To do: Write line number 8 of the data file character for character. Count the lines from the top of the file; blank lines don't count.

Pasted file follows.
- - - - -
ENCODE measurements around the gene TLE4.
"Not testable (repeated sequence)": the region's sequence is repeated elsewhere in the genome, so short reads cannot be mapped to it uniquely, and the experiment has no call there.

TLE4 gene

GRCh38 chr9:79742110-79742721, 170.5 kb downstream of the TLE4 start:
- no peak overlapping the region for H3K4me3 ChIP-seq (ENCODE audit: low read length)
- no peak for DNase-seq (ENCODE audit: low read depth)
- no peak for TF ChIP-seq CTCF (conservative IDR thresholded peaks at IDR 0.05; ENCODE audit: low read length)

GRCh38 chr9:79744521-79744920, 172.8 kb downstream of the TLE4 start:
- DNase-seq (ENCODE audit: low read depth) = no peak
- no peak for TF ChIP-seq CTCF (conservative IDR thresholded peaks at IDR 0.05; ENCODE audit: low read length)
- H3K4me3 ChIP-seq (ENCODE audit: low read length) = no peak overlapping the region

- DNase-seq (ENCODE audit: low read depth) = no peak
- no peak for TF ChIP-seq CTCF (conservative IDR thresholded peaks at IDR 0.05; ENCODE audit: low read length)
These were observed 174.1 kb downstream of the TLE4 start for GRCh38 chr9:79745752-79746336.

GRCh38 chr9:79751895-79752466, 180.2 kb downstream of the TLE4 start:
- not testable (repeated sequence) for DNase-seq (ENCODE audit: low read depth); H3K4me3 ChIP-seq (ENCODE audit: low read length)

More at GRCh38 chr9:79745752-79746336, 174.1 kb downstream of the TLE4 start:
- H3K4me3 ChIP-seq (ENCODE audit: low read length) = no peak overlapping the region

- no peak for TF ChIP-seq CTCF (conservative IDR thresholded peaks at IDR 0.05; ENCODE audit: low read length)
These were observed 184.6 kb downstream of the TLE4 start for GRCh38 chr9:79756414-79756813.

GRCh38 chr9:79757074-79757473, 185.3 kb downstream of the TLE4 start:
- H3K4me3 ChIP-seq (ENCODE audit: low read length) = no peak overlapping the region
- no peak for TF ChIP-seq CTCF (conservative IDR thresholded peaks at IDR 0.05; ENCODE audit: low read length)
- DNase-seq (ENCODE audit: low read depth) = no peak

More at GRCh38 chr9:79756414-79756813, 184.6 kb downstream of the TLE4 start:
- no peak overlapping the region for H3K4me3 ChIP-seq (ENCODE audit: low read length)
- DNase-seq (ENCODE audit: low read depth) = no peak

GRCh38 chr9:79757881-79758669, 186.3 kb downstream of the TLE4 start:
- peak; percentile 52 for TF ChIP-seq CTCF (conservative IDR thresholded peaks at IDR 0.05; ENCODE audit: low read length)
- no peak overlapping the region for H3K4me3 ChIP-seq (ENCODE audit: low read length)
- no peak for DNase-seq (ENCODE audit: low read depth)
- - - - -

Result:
GRCh38 chr9:79744521-79744920, 172.8 kb downstream of the TLE4 start: